I'm sorry if I sound like a heartless bastard, but I don't think there's any way the China earthquake should be up right now. A 5.4 earthquake is just a tremor -- something like 1,000 earthquakes of that size occur every year worldwide ([2]). That anyone died in this quake says more about the building standards in that part of the world than it does about the event. The article is only four paragraphs -- hardly worth featuring on the Main Page. And regrettably, an event killing 25 people is hardly unusual in the developing world.

This happens very often on ITN -- a natural or man-made disaster kills a few dozen people in a developing country, and we rush to put it on ITN, even though it has a basic article and is not featured prominantly in the media. This turns ITN on its head -- we should be featuring events with quality articles that are widely in the media, not featuring what we think is important in the hope that the article will improve.

Yes, events like these are tragic, but tragedy isn't the same as news. -- Mwalcoff (talk) 01:34, 11 March 2011 (UTC)

I'd say a disaster that destroyed 18,000 homes is news, anywhere on this planet. –HTD (ITN: Where no updates but is stickied happens.) 05:01, 11 March 2011 (UTC)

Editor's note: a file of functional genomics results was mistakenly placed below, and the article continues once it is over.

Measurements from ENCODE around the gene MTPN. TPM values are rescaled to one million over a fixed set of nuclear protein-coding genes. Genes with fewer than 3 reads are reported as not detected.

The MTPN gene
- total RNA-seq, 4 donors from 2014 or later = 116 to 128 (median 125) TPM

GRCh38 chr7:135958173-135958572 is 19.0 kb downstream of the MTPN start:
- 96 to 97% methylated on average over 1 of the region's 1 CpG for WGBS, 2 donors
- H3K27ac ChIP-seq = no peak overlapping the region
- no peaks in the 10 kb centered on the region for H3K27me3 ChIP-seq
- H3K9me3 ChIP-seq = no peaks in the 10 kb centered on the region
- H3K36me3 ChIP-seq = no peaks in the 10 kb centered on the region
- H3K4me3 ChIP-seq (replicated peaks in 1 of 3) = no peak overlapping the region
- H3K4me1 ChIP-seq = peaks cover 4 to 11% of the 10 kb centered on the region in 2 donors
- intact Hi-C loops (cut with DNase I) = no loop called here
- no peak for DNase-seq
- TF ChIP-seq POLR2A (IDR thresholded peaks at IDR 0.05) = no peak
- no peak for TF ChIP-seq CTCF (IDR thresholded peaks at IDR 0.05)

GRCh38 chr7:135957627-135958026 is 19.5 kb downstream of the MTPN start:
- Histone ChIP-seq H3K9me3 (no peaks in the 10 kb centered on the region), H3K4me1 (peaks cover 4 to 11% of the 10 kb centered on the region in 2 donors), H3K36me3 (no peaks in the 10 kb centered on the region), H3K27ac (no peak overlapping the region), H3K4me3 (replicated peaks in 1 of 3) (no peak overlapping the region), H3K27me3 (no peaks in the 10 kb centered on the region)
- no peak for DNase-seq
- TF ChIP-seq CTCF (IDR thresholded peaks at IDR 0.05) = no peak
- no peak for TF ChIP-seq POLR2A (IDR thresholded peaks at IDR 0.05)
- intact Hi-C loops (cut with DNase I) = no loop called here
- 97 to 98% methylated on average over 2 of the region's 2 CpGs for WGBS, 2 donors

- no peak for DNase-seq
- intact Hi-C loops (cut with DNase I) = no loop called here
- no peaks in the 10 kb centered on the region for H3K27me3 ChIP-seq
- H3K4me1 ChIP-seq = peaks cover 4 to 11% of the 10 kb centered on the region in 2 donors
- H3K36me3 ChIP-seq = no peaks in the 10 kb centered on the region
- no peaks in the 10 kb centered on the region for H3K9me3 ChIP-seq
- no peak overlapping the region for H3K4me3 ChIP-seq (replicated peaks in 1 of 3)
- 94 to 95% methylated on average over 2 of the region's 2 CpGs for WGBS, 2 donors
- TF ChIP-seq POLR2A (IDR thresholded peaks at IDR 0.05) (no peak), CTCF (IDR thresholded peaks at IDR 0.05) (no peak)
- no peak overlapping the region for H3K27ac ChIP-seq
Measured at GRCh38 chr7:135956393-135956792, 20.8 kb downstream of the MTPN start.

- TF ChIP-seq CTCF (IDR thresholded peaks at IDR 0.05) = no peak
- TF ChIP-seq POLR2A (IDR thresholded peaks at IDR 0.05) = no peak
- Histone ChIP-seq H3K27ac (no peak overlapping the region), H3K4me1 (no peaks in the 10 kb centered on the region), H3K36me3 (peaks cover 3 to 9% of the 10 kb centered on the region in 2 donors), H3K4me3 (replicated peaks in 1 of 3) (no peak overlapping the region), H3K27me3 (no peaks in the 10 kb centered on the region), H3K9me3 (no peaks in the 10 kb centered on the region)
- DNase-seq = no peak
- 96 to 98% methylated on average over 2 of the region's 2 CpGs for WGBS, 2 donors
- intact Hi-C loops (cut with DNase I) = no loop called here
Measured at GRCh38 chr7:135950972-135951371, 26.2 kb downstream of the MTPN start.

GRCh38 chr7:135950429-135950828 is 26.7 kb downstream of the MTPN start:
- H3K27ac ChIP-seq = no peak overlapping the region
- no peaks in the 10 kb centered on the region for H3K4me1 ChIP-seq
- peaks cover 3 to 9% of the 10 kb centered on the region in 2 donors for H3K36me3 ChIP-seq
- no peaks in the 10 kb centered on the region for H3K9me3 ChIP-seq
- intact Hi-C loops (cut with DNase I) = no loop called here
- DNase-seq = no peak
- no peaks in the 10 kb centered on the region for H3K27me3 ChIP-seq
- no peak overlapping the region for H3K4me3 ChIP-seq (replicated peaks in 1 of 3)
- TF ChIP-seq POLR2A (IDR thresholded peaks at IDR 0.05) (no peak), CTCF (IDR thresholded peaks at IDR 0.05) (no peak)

There was an update, and support and its in the news. You're more than welcome to update, nominate and/or support other types of story, and the chances are I'll support it as its worth expanding the breadth of our coverage. -- Eraserhead1 <talk> 08:09, 12 March 2011 (UTC)

Page not working?

Is is just me, or is the main page not displaying properly? Thue | talk 11:40, 12 March 2011 (UTC)

ITN image

I've started a discussion at T:MP#ITN image about which is the best image of the Fukushima plant for ITN purposes. HJ Mitchell | Penny for your thoughts? 20:06, 17 March 2011 (UTC)

Ready nominations not being posted due to lack of attention

There's currently a fairly major space story that's been sitting ready for a while but hasn't been posted due to a lack of attention by admins on the page. I'm not sure it would help much, or how feasible it would be to make it work, but would it be a good idea to implement something which would report WP:ITNC as having a backlog if a [ready] item sits there for more than, say, 3 hours without being posted? Strange Passerby (talkcontribsEditor review) 12:26, 18 March 2011 (UTC)